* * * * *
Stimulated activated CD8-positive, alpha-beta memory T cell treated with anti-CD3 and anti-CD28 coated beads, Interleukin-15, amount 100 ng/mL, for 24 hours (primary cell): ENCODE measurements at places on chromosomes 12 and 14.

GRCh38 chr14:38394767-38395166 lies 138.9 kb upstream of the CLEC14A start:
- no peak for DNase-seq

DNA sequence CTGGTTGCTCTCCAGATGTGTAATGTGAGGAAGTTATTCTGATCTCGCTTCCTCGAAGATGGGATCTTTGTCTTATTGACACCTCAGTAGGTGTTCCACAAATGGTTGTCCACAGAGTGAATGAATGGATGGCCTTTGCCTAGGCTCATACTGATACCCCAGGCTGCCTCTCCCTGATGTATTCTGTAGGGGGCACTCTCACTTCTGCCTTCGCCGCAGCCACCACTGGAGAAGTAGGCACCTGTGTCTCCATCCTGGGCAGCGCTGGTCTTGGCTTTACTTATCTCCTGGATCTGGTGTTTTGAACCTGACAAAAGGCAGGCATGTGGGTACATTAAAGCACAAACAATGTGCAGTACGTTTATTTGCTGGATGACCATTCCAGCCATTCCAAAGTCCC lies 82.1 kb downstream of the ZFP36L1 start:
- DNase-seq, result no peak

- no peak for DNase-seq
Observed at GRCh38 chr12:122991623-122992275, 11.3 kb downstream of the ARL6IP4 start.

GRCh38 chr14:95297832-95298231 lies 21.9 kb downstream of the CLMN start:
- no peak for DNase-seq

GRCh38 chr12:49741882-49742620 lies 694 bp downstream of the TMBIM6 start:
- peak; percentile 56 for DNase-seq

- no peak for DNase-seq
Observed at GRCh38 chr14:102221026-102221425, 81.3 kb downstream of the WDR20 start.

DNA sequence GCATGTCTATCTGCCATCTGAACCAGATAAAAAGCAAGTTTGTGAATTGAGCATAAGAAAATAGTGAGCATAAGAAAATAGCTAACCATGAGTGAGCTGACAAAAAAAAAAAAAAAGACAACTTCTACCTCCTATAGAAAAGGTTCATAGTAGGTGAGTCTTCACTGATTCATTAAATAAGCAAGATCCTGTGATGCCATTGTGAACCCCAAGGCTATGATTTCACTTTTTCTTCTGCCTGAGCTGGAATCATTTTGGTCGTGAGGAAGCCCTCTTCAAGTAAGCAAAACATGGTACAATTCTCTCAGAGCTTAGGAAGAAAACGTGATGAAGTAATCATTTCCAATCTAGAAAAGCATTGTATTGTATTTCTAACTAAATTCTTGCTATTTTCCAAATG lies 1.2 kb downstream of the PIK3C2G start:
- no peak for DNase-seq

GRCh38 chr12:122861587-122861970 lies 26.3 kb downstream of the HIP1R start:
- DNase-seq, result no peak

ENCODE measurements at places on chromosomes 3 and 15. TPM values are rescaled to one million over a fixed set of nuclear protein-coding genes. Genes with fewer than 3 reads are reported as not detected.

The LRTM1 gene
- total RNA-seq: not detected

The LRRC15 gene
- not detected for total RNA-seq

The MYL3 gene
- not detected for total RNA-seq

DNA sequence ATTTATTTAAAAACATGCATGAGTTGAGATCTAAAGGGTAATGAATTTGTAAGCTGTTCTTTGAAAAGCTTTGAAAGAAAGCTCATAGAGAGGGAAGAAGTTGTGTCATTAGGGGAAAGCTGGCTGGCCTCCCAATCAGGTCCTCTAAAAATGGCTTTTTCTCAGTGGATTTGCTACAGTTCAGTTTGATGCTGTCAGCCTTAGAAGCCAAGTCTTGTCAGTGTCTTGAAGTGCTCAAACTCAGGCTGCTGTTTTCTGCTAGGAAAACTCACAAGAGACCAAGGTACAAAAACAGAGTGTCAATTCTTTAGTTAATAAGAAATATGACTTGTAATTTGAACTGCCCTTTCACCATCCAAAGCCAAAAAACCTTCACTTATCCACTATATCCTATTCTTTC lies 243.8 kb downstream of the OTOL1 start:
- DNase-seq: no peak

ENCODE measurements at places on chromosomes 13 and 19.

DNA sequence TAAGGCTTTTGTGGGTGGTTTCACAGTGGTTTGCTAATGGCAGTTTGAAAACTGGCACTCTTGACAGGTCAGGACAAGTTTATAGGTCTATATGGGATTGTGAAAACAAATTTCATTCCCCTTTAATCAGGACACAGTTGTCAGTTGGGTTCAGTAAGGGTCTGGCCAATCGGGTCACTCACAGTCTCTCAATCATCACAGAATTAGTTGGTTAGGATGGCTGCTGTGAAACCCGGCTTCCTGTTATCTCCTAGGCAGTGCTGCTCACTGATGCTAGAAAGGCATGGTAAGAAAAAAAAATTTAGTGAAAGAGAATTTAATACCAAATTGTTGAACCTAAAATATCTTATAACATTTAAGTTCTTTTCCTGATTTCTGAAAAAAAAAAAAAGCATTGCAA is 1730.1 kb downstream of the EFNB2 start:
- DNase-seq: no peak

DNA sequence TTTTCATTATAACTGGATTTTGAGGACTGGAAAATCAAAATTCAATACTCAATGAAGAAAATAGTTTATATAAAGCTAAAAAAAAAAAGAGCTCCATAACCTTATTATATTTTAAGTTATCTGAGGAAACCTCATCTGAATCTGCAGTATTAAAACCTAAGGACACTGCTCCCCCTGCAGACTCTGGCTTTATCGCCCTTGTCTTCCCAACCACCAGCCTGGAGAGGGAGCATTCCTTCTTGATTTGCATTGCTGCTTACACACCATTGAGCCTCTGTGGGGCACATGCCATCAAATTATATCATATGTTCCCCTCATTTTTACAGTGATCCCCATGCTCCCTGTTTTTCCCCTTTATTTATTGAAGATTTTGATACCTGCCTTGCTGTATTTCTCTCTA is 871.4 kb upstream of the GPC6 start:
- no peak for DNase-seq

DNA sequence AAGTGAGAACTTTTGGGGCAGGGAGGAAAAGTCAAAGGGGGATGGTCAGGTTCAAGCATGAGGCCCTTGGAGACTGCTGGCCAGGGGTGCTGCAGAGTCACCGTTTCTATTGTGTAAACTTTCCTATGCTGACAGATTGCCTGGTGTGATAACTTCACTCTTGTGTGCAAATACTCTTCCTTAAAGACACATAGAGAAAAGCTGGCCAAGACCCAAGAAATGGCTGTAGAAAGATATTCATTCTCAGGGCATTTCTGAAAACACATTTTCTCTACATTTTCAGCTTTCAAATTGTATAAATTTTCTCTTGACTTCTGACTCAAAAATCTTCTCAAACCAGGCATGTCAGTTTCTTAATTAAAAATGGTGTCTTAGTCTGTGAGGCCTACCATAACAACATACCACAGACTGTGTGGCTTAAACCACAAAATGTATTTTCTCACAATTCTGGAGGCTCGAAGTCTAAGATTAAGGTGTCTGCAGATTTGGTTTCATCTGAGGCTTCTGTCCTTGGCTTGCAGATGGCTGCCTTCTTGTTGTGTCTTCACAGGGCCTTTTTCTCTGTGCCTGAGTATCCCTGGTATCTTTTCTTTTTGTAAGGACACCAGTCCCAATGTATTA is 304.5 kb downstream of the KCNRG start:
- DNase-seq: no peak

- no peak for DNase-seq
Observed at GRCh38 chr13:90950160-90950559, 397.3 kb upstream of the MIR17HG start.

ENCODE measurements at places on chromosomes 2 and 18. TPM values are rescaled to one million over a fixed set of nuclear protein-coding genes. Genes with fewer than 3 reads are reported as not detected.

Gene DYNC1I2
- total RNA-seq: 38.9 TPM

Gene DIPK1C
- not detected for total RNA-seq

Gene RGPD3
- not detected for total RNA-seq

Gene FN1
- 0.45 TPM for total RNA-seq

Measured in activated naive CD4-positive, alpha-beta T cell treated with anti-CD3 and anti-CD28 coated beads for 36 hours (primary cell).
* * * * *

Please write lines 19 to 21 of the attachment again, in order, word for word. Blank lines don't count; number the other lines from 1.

The LRTM1 gene
- total RNA-seq: not detected

The LRRC15 gene